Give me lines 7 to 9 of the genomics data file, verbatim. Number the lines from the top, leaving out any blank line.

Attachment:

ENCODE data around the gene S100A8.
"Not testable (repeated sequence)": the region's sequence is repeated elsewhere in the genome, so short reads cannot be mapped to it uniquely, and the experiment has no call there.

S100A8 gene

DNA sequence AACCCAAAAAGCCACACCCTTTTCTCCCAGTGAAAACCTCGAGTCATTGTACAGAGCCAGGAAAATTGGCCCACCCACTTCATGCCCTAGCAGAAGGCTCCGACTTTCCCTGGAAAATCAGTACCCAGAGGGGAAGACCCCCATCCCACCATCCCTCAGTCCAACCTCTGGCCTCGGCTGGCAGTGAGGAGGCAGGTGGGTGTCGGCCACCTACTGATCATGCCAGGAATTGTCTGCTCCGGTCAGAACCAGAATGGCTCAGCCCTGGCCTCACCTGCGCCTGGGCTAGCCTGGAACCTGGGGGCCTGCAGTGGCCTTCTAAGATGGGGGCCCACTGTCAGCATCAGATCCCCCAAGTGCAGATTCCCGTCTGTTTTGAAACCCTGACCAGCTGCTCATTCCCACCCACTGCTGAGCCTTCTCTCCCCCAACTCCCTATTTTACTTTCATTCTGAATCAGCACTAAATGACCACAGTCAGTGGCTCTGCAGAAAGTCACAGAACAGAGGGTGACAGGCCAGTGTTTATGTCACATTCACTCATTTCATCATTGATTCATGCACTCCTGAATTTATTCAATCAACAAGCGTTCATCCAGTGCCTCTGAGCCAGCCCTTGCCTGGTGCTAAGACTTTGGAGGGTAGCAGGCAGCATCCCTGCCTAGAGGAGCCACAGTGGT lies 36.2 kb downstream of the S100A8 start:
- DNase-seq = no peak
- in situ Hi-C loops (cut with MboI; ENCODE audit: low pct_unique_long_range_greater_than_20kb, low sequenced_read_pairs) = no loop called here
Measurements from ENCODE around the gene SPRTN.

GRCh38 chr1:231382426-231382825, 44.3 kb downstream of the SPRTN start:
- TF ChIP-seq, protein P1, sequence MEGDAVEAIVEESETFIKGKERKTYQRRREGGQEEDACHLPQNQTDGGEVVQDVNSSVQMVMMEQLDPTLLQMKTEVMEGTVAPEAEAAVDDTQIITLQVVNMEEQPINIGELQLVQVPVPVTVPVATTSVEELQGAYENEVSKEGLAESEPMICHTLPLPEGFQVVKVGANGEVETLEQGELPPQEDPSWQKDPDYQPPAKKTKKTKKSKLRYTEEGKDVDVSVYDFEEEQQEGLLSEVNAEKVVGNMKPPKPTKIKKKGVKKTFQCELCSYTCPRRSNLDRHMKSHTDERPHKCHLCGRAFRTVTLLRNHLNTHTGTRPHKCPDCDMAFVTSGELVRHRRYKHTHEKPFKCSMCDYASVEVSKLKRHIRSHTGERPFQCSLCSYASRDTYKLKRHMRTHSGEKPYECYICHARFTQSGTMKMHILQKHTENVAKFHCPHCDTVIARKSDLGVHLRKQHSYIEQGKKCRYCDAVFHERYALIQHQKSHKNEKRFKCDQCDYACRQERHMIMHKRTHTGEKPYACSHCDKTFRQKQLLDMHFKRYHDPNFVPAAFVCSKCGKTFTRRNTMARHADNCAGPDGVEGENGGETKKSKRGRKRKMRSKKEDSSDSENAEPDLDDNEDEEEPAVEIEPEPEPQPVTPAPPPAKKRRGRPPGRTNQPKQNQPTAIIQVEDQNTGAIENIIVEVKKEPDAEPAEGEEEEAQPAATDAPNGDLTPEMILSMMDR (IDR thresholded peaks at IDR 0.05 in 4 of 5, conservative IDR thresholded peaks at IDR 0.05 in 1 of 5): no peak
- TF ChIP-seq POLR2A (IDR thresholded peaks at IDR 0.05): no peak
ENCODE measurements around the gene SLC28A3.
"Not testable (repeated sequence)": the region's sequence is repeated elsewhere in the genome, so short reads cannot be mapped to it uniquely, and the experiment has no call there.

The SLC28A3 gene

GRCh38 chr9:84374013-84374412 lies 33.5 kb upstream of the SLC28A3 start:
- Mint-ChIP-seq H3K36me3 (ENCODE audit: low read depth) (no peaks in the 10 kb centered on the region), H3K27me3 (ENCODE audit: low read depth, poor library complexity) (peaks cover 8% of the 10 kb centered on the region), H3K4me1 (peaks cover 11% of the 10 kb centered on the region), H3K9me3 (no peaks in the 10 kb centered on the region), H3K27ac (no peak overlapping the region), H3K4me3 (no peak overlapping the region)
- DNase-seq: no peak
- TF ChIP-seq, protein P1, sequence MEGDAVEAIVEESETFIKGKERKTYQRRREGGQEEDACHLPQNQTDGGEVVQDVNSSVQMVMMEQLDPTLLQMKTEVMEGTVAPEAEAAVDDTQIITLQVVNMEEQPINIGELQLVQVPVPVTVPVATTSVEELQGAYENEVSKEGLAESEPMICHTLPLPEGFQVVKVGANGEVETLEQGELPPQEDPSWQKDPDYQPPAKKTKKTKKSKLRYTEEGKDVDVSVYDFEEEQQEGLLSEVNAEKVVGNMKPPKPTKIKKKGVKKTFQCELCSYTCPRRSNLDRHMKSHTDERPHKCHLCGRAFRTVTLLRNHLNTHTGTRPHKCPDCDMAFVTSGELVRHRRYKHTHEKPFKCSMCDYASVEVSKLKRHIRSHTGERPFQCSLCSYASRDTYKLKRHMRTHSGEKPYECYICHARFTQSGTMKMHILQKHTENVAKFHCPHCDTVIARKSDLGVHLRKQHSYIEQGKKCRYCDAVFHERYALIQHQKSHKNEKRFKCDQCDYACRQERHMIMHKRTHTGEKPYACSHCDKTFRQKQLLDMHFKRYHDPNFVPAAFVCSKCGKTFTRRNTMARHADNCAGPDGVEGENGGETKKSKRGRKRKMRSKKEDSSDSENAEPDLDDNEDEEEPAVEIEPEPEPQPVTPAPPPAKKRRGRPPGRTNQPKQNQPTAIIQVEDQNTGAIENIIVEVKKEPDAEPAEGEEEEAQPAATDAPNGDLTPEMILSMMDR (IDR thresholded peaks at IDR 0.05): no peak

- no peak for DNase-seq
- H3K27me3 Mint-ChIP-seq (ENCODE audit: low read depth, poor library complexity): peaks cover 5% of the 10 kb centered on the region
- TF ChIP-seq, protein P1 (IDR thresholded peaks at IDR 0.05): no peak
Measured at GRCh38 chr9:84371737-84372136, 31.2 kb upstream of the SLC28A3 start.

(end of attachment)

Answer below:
Measurements from ENCODE around the gene SPRTN.

GRCh38 chr1:231382426-231382825, 44.3 kb downstream of the SPRTN start:
- TF ChIP-seq, protein P1, sequence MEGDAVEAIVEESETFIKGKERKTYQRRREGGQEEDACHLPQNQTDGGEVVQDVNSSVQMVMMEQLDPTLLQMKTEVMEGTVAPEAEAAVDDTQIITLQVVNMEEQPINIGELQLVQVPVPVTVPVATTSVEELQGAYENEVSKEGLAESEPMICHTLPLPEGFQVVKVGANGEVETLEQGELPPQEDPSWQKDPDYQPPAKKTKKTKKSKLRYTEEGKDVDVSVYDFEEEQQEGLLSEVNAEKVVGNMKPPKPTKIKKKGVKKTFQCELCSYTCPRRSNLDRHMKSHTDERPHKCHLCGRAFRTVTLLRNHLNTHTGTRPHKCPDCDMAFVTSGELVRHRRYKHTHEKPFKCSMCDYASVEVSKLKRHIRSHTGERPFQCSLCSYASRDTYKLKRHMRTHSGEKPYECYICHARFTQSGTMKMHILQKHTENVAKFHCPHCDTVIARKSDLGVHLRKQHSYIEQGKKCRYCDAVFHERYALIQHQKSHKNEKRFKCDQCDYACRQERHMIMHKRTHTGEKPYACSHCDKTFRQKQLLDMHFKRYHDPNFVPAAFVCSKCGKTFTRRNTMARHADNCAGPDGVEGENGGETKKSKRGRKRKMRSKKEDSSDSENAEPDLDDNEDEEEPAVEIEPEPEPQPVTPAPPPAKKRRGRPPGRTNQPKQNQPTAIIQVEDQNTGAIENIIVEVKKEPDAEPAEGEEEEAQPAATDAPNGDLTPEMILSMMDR (IDR thresholded peaks at IDR 0.05 in 4 of 5, conservative IDR thresholded peaks at IDR 0.05 in 1 of 5): no peak